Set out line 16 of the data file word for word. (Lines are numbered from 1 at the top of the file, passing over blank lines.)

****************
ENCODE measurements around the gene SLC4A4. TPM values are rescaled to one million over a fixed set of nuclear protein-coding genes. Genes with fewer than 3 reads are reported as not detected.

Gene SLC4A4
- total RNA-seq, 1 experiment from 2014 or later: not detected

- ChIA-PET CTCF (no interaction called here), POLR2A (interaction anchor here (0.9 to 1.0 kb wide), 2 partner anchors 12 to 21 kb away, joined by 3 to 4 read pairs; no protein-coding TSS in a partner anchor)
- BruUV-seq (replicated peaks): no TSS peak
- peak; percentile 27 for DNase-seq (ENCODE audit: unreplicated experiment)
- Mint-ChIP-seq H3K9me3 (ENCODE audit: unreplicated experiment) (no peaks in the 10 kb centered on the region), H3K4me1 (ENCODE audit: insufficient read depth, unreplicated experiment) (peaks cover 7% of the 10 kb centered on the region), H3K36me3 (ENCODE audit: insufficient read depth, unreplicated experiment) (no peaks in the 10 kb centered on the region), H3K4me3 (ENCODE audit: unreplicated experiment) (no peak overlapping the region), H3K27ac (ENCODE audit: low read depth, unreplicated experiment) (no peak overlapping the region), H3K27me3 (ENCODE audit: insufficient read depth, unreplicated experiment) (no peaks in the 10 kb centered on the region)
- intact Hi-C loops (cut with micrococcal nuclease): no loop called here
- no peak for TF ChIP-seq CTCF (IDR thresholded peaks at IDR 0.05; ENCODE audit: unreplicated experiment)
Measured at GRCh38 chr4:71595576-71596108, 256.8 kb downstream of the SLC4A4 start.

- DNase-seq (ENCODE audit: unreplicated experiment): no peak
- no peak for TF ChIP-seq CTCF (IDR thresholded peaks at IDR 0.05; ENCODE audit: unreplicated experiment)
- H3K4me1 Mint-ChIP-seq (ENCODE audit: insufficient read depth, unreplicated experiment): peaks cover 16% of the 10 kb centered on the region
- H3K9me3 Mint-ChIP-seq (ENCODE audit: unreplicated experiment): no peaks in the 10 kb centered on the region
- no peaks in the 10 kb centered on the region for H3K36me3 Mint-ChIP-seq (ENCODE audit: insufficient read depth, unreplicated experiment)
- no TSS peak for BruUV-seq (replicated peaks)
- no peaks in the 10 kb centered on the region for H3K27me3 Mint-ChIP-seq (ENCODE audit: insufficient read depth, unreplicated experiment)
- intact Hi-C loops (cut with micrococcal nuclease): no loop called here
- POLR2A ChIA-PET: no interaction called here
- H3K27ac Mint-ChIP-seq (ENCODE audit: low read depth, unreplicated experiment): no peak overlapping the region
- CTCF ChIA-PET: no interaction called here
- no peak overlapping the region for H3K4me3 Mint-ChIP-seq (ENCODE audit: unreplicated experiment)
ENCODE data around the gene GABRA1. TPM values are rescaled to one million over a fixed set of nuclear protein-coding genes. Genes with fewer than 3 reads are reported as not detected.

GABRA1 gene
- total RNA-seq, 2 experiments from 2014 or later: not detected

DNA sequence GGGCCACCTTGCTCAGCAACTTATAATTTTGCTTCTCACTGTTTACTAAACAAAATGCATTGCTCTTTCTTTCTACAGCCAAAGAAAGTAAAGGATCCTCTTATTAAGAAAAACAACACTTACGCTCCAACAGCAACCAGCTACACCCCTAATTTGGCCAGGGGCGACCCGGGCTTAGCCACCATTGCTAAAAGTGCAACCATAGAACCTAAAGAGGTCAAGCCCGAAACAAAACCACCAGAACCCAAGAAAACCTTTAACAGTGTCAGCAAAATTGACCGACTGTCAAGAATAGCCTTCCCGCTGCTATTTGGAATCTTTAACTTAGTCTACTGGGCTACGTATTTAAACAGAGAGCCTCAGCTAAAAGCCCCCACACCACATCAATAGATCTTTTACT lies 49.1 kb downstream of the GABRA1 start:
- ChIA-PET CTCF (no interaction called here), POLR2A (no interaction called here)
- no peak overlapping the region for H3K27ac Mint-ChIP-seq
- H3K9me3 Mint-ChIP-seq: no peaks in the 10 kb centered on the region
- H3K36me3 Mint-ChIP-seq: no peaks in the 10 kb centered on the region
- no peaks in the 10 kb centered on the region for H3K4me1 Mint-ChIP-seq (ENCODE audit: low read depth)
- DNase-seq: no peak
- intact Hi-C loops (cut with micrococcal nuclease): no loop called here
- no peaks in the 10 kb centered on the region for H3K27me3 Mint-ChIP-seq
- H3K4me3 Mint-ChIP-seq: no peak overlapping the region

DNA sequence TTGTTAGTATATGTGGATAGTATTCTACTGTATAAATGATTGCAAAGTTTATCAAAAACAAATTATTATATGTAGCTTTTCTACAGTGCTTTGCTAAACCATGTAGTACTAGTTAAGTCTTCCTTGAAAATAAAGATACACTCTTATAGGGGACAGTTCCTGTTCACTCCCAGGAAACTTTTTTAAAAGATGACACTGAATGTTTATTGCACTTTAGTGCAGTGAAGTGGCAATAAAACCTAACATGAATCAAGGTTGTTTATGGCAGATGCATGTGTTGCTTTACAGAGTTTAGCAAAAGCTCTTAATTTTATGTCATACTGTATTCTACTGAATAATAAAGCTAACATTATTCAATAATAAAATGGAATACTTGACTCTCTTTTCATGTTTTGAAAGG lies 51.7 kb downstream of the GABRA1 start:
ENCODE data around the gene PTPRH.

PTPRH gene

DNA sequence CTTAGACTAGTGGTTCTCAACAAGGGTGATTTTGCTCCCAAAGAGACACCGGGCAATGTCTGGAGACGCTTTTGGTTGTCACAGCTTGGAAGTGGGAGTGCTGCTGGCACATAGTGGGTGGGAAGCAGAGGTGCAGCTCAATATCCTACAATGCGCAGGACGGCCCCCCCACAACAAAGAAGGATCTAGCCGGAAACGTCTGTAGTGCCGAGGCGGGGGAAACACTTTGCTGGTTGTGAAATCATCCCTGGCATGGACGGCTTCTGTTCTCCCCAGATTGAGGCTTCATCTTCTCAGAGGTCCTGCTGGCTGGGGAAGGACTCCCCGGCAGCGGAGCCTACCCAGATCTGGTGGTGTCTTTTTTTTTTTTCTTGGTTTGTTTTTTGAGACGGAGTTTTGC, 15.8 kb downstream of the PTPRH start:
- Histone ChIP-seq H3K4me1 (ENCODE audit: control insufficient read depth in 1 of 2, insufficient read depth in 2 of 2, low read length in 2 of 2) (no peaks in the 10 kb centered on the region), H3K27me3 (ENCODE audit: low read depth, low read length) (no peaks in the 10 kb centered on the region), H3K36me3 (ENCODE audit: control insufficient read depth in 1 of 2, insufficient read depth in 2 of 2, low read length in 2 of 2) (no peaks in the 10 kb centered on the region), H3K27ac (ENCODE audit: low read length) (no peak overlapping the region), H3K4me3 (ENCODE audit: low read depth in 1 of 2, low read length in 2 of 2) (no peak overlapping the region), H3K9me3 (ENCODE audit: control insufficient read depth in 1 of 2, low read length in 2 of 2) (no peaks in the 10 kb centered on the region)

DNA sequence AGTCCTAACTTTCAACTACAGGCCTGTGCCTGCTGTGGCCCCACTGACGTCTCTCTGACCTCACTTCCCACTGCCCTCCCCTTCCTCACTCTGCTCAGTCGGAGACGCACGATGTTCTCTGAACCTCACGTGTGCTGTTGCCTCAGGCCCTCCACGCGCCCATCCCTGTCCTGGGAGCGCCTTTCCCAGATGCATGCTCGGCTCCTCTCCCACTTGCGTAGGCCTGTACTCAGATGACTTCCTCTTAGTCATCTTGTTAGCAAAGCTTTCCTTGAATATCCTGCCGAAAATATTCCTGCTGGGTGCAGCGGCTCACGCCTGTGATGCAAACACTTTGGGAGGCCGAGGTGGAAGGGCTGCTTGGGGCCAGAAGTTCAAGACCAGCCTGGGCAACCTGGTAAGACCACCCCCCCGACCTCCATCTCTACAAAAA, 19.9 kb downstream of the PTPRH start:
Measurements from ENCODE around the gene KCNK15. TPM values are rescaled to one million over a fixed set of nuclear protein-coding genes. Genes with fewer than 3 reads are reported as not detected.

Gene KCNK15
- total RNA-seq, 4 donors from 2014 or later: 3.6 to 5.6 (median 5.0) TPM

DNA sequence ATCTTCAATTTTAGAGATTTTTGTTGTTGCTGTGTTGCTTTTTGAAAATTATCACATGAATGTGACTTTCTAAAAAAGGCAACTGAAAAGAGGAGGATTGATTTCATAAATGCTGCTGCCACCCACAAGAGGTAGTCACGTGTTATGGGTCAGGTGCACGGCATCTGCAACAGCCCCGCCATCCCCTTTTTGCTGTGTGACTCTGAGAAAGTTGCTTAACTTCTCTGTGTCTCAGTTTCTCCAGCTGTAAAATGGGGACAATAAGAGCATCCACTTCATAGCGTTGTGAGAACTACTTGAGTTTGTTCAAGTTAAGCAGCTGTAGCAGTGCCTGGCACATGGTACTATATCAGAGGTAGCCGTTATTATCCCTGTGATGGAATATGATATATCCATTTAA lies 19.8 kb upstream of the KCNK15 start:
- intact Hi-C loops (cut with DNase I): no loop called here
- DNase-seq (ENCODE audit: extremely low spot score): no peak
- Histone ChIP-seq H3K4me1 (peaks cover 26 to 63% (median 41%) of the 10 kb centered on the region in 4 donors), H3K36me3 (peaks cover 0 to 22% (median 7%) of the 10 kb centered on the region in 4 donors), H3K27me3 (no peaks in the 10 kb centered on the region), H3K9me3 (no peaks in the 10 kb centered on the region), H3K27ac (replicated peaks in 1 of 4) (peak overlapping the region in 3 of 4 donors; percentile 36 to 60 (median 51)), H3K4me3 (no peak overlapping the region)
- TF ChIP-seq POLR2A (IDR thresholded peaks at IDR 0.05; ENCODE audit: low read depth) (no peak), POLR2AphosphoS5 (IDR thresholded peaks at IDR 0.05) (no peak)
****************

- no TSS peak for BruUV-seq (replicated peaks)